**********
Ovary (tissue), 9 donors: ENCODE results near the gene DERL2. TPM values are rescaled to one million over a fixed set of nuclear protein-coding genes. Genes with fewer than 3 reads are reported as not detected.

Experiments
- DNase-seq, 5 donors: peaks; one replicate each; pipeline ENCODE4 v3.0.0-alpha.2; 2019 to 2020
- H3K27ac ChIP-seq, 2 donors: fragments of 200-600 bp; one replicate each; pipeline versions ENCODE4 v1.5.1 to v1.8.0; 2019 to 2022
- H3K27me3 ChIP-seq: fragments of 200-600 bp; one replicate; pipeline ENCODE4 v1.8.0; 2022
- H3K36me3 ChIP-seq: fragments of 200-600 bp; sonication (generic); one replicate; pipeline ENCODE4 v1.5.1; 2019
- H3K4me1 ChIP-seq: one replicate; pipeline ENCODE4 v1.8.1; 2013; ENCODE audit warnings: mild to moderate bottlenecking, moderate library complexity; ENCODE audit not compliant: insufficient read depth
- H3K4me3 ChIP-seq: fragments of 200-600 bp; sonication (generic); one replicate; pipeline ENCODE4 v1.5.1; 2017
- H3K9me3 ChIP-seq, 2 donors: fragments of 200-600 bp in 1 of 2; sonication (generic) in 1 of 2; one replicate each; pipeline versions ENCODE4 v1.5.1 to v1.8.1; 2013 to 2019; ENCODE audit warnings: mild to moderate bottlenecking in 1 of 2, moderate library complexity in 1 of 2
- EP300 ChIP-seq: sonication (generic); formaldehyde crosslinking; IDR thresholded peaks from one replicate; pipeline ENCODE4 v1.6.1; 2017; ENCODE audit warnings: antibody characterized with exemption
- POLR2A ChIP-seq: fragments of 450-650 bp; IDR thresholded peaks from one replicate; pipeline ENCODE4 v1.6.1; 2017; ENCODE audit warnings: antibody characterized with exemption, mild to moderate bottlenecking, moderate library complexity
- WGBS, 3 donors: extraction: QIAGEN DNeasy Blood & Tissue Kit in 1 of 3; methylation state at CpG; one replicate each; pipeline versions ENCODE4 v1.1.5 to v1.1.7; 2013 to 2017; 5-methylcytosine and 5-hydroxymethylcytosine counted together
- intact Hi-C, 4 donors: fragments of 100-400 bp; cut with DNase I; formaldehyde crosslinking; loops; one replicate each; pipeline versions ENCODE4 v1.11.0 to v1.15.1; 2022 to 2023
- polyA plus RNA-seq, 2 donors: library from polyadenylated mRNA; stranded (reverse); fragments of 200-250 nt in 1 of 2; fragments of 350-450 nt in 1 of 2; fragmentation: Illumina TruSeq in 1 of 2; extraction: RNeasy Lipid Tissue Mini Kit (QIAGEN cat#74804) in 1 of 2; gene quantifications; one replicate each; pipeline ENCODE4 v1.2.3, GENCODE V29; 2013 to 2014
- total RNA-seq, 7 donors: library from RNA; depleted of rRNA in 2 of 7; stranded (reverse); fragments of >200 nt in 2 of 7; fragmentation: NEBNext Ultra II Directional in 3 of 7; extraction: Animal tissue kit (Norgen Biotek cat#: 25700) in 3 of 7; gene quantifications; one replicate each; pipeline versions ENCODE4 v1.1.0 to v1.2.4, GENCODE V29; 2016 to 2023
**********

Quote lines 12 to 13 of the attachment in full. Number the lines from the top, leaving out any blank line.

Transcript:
- WGBS, 3 donors: extraction: QIAGEN DNeasy Blood & Tissue Kit in 1 of 3; methylation state at CpG; one replicate each; pipeline versions ENCODE4 v1.1.5 to v1.1.7; 2013 to 2017; 5-methylcytosine and 5-hydroxymethylcytosine counted together
- intact Hi-C, 4 donors: fragments of 100-400 bp; cut with DNase I; formaldehyde crosslinking; loops; one replicate each; pipeline versions ENCODE4 v1.11.0 to v1.15.1; 2022 to 2023